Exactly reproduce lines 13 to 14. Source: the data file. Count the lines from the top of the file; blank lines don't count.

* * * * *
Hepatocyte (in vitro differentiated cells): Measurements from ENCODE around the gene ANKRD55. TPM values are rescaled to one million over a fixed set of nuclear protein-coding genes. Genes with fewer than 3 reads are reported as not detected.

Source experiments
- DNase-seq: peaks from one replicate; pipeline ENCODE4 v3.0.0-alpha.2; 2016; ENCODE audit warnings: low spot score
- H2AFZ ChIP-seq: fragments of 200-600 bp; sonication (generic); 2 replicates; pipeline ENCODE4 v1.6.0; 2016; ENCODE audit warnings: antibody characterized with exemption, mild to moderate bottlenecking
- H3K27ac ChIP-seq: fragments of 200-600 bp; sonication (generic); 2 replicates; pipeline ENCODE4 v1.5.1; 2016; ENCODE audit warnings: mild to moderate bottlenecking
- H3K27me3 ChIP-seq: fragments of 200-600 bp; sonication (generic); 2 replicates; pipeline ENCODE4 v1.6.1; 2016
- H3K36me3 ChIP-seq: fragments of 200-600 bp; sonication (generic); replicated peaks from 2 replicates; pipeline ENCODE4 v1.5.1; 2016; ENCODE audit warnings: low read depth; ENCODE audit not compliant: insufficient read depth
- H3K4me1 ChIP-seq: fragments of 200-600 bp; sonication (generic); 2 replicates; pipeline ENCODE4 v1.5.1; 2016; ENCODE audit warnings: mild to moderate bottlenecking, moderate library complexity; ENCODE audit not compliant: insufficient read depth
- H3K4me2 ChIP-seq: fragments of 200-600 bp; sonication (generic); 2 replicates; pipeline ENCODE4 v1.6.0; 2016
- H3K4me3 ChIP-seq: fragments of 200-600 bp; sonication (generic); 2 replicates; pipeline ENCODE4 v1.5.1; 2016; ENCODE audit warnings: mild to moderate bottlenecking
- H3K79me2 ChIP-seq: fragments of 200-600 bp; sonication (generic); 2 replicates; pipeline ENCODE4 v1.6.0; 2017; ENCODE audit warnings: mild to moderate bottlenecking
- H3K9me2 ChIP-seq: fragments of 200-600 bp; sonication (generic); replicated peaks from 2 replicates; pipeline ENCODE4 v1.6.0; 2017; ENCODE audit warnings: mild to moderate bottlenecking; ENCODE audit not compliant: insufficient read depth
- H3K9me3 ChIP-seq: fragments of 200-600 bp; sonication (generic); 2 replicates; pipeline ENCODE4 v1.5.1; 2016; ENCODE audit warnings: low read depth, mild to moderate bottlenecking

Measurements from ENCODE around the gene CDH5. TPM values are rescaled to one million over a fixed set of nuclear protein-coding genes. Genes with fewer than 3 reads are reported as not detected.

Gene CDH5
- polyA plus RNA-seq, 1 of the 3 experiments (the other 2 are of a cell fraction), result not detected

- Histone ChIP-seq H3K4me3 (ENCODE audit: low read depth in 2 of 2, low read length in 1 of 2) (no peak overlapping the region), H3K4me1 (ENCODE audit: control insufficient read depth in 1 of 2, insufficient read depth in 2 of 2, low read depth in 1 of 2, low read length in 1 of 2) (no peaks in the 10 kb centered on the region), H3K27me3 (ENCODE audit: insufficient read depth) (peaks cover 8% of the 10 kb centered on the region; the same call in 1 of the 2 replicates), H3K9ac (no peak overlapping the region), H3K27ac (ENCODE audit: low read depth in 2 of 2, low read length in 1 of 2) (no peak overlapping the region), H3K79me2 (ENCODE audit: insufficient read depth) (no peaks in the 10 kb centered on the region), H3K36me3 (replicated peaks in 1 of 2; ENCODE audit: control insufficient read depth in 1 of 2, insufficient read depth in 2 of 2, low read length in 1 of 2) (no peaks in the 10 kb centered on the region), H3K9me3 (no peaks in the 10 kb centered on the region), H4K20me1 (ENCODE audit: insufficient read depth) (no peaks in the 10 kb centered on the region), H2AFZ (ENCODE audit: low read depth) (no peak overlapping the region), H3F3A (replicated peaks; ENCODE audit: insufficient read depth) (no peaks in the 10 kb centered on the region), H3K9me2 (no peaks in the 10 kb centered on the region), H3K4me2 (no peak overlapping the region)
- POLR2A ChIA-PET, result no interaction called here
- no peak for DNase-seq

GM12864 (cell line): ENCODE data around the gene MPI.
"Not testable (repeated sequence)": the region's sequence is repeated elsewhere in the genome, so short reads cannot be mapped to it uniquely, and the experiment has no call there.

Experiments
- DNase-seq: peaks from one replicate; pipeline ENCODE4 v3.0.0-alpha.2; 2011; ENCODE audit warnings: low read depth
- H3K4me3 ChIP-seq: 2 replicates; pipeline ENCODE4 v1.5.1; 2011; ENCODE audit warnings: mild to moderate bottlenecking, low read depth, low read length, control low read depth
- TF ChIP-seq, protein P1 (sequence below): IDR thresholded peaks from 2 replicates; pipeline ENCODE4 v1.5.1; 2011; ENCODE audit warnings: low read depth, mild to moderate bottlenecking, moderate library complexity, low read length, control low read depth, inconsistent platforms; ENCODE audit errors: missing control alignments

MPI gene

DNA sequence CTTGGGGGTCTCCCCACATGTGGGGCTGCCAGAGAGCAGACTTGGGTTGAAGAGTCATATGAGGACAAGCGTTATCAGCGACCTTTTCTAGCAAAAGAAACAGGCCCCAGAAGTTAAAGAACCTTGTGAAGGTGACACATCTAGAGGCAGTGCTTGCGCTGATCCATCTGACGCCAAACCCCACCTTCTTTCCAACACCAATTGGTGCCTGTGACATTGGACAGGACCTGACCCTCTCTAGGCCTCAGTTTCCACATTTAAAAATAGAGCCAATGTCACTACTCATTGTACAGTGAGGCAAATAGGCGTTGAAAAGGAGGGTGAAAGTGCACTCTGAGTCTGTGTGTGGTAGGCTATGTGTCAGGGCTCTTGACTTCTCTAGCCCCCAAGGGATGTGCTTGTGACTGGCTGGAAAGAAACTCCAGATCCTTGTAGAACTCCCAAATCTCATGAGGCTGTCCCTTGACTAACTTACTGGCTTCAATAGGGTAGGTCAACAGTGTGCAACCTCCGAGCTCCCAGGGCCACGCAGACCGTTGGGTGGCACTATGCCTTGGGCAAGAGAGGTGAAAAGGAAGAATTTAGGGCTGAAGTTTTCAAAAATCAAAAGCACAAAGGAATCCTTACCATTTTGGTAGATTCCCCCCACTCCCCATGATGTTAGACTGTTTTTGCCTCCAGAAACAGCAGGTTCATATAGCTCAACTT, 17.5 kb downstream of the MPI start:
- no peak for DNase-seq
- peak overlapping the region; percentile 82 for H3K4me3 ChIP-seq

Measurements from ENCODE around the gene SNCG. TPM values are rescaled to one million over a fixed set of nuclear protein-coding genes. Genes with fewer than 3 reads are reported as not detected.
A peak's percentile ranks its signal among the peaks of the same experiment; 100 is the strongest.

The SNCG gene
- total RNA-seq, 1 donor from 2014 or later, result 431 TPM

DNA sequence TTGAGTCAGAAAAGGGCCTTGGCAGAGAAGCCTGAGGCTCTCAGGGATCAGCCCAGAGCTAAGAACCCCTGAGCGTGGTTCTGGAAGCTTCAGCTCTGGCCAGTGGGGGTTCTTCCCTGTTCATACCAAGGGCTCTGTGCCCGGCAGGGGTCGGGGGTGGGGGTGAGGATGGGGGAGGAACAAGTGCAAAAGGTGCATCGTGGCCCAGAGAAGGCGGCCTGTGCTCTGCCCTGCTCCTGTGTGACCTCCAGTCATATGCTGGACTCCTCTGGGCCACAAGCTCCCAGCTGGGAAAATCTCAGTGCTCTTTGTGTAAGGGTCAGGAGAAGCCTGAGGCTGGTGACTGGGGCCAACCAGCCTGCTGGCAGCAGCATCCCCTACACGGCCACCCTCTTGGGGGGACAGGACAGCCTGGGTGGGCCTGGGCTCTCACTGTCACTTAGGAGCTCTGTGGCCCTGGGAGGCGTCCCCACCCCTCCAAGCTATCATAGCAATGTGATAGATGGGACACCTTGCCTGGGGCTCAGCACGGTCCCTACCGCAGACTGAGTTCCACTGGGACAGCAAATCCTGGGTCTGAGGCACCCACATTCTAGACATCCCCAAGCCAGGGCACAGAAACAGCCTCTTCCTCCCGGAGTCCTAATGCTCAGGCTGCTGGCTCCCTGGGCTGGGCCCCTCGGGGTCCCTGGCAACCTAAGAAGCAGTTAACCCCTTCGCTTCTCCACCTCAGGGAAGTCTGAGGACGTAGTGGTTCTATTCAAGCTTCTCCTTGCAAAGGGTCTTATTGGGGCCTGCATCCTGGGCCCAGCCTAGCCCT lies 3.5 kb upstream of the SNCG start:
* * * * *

- H3K9me3 ChIP-seq: fragments of 200-600 bp; sonication (generic); 2 replicates; pipeline ENCODE4 v1.5.1; 2016; ENCODE audit warnings: low read depth, mild to moderate bottlenecking

Measurements from ENCODE around the gene CDH5. TPM values are rescaled to one million over a fixed set of nuclear protein-coding genes. Genes with fewer than 3 reads are reported as not detected.